US Military Spending Increased? Yes
In the United States of America, as in every other country in the world, there is an ongoing debate as to where the government’s money should go and how much should be put towards a given interest. Since every country must have some sort of defense to enjoy any kind of prosperity, one of the main issues at hand is naturally how much money should be spent on the military. The United Sates has, throughout its history and especially since World War II, spent a great deal of money on defense. Everything from the clothes a soldier wears to a nuclear warhead, the U.S. has spent an enormous sum of money on its armed forces. A more recent debate that has been hitting home lately in America is not whether or not we should spend money on our military, but whether or not we spend enough. Many people argue that what we currently spend is adequate, or even too much, and America will continue to be a world power without an increase in military spending. Others, however, feel that in order to remain so prosperous it is necessary to go one big step further and increase our military spending to ensure national security. It seems that the ladder opinion is a wiser one, and this paper is going to explain exactly why this is the case.
With the absence of the paradoxical stability that the threat of all out war between two ideologically driven alliances (NATO and the Warsaw Pact) brought with it, most analytic communities now agree that many new or older, revitalized threats have emerged to endanger the democracies of the West and that this re-emergence is categorized by a gross lack of predictability in addition to a great variety (The Terrorist Research Center 1).
Yet another reason for the United States to increase military spending is because we can. America has always been a very economically strong country and the U.S. dollar has been the most prolific form of currency for a great number of years. Americans do indeed pay a lot of taxes and the government certainly generates a lot of income. With all of the countless threats and especially the developments of serious missile weaponry, if we can increase spending, there is very little justifiable reasoning to not do so. “The projected cost of national missile defense (NMD) deployment between 2001 and 2005 is $10.5 billion. We believe the nation can certainly afford an annual outlay of $5 to $7 billion dollars for missile defense” (Foreign Policy/Academic Journal 1). Thus the United States is capable of increasing military spending, and certainly it would be very wise for the country to do so before it is too late.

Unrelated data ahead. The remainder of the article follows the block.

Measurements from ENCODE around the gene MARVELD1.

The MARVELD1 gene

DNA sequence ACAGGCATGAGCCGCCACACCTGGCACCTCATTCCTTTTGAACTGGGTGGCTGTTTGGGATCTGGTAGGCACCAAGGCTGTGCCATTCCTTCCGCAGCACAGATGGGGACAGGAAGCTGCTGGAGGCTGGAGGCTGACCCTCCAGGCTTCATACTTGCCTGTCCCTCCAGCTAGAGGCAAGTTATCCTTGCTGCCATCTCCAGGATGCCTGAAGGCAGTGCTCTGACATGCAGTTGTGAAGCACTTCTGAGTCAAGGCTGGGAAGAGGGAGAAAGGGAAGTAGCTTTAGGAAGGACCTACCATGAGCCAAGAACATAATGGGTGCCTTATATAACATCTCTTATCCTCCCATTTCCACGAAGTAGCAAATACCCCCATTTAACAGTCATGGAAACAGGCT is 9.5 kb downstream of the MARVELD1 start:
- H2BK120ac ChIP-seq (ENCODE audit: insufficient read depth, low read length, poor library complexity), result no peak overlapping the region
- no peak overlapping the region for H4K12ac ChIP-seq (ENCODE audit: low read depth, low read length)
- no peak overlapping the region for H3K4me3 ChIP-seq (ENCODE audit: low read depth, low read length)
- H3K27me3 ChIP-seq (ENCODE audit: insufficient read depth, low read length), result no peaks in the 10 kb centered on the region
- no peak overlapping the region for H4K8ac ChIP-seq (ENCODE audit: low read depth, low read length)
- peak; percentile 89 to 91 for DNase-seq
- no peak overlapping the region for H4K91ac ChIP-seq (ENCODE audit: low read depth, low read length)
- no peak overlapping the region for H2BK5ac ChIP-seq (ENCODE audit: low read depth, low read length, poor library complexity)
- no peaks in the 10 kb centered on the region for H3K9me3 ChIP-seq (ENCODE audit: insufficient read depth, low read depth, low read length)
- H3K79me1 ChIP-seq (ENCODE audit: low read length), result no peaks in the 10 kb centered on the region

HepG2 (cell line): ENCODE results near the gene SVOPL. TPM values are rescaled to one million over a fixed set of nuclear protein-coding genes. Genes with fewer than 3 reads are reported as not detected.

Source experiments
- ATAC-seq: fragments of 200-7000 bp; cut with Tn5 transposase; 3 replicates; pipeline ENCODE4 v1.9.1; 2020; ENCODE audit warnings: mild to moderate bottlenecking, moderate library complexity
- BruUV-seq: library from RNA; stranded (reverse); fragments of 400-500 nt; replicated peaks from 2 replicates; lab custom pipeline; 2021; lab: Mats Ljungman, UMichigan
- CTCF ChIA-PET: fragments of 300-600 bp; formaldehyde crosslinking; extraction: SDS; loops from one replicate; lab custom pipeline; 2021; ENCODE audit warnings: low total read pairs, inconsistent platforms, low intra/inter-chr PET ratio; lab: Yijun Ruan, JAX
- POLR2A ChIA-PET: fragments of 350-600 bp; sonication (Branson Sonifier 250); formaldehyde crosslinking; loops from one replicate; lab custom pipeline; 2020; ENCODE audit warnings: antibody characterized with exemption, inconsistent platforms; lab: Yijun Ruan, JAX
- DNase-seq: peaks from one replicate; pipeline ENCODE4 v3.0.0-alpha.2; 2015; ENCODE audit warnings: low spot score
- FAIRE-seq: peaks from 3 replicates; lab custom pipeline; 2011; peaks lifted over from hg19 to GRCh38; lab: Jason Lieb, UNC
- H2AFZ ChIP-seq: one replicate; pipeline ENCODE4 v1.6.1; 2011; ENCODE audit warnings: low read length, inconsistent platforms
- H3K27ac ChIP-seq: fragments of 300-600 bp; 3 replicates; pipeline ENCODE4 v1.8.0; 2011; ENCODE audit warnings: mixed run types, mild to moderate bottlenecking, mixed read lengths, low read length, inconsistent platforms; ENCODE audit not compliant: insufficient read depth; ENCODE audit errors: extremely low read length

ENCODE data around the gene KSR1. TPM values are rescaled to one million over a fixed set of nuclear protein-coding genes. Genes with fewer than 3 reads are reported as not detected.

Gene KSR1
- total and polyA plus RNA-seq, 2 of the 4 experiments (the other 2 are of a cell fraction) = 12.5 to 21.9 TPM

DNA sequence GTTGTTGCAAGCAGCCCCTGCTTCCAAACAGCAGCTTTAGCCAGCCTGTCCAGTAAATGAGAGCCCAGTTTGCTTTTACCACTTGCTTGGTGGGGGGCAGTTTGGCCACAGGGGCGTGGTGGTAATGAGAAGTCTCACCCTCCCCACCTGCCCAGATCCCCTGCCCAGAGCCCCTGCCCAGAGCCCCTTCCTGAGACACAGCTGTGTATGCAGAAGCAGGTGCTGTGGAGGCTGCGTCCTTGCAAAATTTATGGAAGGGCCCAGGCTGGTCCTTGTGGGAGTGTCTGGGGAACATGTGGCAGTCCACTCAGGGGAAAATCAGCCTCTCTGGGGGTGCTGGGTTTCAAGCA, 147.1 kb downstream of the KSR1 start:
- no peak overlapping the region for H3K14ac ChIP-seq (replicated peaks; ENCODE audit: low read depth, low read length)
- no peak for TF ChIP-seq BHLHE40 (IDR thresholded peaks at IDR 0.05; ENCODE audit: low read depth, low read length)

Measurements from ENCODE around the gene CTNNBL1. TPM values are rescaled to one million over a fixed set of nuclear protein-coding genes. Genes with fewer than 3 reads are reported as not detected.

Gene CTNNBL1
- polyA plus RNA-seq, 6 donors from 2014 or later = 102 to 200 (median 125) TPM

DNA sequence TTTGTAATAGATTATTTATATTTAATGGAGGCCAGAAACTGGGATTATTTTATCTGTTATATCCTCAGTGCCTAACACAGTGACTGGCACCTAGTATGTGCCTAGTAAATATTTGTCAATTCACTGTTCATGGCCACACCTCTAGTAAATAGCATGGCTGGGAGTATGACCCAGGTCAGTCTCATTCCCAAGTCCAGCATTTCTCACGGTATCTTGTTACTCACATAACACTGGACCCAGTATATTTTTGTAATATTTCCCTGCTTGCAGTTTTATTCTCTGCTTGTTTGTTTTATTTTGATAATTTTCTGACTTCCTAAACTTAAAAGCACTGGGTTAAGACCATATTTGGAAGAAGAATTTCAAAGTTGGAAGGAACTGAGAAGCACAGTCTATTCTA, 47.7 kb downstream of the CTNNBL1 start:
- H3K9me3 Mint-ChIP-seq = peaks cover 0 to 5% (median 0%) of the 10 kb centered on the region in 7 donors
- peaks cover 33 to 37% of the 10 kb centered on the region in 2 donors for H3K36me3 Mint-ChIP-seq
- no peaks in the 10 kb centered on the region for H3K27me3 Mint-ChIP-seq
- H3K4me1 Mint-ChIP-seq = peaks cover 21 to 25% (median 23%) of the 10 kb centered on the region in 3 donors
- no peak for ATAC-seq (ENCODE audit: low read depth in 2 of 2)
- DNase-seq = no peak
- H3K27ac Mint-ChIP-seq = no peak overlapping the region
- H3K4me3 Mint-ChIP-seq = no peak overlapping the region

Thus besides all out war there are other threats, and other kinds of threats, that have proven to be concerns for America’s many interests and thus spending indeed needs to be increased. A perfect example of a different kind of threat that has perpetrated America’s defense is terrorism. Especially since September eleventh it has become all too clear that terrorism is a very serious threat to our nation’s economy, security, and prosperity. Obviously before then our nation was not prepared for such an attack, and thus we now need to economically account for a much more serious anti-terrorism effort. This is just one example of changing times—the U.S. had never experienced such a serious blow from foreign terrorism in its entire history. Thus with the changing current events our military must change too, and this means an increase in spending to ensure that a country once not prepared to stop certain attacks such as the one on September eleventh can indeed prevent another like thing from happening. Joint Chief of Staff Chairman Henry H. Shelton summed this up wonderfully about the U.S. military when he said “the force must have the capability to dominate across a full spectrum of military operations all at once. Not only able to dominate in one place, at one moment in time, but be flexible and responsive enough to undertake multiple tasks in multiple locations simultaneously” (Rourke 213). Thus for this reason and many others the Untied States needs to increase its military spending to be able to provide adequate defense against a changing and growing variety of realistic threats to our national security.
ny people in America feel that since we are not currently involved in any major wars and the cold war
Some topics in this essay:
United States, World War II, United States Of America, America, Cold War, Russia, NATO, President Of The United States, United States Marine Corps, U S State,
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